Alligator Snapping Turtle
The Alligator Snapping Turtle (M. temminckii) is one of the largest freshwater turtle species in the world. The species is well-known for being a powerhouse of a reptile. The turtle has a bite force that is almost 400 pounds of pressure, and although that isn’t as strong as some other turtles, it is still a serious bite! These turtles are traditionally found in freshwater within the southeastern United States. Unlike their counterpart, the common snapping turtle can be found in the northwest and the eastern United States.
Unique physical characteristics
The Alligator Snapping Turtle is easily identifiable by its unique defining characteristics. They are typically olive-green, black, or brown in color and covered in algae. Their appearance is commonly described as “dinosaur-like” or “prehistoric” due to their oversized claws and rugged shell. Their hard upper shell, also known as the carapace, is scaly and spiked. Their shell features three pointed dorsal ridges that run vertically down their back. Their eyes are striped black and yellow, serving as camouflage in the murky waters they inhabit. These powerhouse turtles feature a large head and strong jaws with a hooked beak. Their jaws have an incredible bite force of around 1,200 pounds per square inch. The average male snapping turtle will reach 29 inches in length and can weigh upwards of 250 pounds. A female snapping turtle can reach 22 inches and weighs 62 pounds on average. The species was recorded as the largest freshwater turtle in the United States, reaching a record length of 31 inches and 251 lbs. Due to their massive size and jaw strength, these turtles can easily crush through bone and shell. One of the most unique features of the snapping turtle is their long, narrow tongues that appear similar to worms. Their tongues function as a “lure” to attract and ambush fish, as well as other small prey.
Habitat and Location
Alligator Snapping Turtles are typically found in freshwater and live in the deep waters of swamps, lakes, rivers, and canals. They are native to Native America and are primarily found in southeastern United States regions such as Florida, Texas, Iowa, and Georgia. There have been three subpopulations of alligator snapping turtles located in the Suwanna river drainage system in Florida, the greater Mississippi River watershed, and the gulf coastal rivers to the east of the Mississippi. Hatchlings are typically bred near smaller streams while adult turtles are generally found in larger rivers and streams that lead into the Gulf Of Mexico. These turtles thrive in biomes that consist of freshwater river beds, marshlands, swamps, and wetlands.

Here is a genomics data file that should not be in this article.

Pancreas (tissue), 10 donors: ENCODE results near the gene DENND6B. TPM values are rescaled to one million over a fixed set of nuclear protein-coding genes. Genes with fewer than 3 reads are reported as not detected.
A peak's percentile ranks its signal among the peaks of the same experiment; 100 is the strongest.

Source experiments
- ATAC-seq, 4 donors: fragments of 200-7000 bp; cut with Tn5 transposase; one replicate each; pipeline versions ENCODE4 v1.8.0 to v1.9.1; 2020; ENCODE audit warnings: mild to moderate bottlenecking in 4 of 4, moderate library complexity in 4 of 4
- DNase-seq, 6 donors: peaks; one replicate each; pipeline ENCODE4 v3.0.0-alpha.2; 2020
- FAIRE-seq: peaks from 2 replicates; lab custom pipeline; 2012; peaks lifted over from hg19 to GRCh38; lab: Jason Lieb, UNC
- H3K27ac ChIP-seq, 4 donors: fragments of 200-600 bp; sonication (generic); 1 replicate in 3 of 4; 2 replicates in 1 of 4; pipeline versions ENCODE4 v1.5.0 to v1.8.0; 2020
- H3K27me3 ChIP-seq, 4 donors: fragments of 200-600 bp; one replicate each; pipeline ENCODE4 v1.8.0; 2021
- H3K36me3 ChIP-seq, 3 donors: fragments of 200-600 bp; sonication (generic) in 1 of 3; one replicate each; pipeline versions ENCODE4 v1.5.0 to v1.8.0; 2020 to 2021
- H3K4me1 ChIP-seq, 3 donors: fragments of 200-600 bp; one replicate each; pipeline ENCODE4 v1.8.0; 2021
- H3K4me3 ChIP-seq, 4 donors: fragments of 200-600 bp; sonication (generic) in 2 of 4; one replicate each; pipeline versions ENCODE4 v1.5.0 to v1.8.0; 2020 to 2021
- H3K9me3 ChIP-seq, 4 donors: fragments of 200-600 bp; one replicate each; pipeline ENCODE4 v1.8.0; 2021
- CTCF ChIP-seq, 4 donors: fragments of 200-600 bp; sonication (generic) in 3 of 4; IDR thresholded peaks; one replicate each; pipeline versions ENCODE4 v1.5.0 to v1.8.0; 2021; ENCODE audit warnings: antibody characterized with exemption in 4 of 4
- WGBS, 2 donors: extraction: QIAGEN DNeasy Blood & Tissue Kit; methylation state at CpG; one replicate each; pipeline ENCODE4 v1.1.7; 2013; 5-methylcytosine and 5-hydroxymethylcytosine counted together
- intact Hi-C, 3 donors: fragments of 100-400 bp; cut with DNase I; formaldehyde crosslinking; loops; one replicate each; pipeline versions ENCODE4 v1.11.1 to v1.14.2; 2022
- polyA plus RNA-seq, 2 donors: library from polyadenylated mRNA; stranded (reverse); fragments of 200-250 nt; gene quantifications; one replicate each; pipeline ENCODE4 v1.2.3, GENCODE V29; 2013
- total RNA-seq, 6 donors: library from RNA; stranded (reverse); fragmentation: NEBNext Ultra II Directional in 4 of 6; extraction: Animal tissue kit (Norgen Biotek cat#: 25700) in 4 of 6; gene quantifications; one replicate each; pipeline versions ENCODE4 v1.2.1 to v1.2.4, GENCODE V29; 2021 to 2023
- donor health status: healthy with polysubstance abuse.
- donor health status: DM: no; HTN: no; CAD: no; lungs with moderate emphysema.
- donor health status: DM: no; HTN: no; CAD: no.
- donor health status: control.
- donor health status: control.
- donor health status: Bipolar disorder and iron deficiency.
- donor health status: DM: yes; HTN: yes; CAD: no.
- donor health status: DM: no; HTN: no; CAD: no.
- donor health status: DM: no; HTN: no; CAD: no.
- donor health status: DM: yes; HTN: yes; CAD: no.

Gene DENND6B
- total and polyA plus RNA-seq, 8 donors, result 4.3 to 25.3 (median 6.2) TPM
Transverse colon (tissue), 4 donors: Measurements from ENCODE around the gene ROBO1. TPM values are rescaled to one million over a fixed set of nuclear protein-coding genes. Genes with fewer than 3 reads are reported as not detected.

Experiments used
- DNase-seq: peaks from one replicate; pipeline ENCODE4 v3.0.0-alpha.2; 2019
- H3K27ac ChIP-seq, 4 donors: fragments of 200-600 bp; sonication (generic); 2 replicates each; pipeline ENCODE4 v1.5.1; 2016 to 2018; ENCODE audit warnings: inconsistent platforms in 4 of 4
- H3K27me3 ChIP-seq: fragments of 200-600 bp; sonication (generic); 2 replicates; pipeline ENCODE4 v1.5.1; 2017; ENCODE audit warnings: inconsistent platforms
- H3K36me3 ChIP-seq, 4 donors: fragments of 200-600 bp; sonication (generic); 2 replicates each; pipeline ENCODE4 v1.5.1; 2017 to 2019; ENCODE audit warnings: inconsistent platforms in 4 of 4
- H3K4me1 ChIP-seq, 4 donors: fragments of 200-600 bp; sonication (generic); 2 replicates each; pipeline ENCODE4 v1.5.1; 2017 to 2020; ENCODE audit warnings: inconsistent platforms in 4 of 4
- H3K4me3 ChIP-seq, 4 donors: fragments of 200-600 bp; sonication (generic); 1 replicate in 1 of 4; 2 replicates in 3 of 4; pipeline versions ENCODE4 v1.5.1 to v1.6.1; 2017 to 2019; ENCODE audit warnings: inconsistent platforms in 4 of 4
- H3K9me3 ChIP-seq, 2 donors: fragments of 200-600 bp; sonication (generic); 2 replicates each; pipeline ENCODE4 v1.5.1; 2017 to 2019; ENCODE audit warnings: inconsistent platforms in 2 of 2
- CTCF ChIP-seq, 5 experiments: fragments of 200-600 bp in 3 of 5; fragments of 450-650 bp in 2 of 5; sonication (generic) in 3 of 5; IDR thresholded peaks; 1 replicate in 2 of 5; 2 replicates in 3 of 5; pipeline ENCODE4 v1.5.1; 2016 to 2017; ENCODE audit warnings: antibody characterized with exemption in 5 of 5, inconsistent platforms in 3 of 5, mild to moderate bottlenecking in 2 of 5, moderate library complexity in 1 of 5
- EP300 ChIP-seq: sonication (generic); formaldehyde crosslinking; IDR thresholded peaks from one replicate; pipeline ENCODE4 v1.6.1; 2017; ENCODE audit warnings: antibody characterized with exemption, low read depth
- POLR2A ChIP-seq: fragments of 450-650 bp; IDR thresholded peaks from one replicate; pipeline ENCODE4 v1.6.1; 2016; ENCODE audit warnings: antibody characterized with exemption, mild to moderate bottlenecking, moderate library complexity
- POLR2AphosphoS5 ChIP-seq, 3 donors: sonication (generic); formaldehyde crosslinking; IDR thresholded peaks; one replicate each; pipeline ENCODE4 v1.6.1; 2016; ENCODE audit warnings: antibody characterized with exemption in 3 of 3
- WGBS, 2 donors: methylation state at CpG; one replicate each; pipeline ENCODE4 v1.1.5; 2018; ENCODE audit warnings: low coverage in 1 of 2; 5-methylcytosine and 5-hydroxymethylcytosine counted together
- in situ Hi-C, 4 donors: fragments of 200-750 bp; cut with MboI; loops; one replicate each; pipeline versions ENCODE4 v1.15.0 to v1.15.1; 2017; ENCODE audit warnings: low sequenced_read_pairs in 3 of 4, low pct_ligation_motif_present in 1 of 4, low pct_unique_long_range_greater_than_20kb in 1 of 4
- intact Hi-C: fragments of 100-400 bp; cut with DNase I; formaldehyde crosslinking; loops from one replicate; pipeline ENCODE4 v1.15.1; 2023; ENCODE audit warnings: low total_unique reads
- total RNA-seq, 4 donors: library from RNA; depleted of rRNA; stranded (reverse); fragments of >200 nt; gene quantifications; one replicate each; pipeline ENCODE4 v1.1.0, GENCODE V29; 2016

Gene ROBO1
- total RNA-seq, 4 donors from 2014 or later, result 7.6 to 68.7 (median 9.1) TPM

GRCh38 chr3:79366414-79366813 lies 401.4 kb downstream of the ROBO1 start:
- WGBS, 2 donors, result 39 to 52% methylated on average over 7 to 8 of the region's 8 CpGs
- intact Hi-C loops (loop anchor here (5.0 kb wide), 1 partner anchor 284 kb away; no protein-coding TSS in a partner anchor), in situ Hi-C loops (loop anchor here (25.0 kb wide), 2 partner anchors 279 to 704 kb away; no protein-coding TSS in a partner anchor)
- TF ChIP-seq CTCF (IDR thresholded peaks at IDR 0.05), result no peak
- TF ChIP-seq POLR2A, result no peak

The Alligator Snapping Turtle will spend most of their life in water and typically only come out to bask. Female snapping turtles venture onto land to dig their nests and lay their clutch near small streams. This species can stay underwater for approximately an hour before they need to resurface for air. One of the unique features of the alligator snapping turtle is the way they hunt. During the day, the turtle will hunt by lying motionlessly on the floor of a swamp or other murky body of water. The turtle keeps its mouth open and uses the pink worm-like tongue in its mouth to lure in fish, frogs, or minnows and ambush them. At night, the alligator snapping is much more active and will start to forage for other animals, carcasses, or really anything it can get into its mouth.
This turtle has an incredibly powerful jaw as well! With a bite-force ranging anywhere from 400 pounds to some having a bite force of over 600 pounds! This is an animal with very few predators. With their hardshell and a serious bite-force, the only predator truly to the alligator snapping turtle is humans.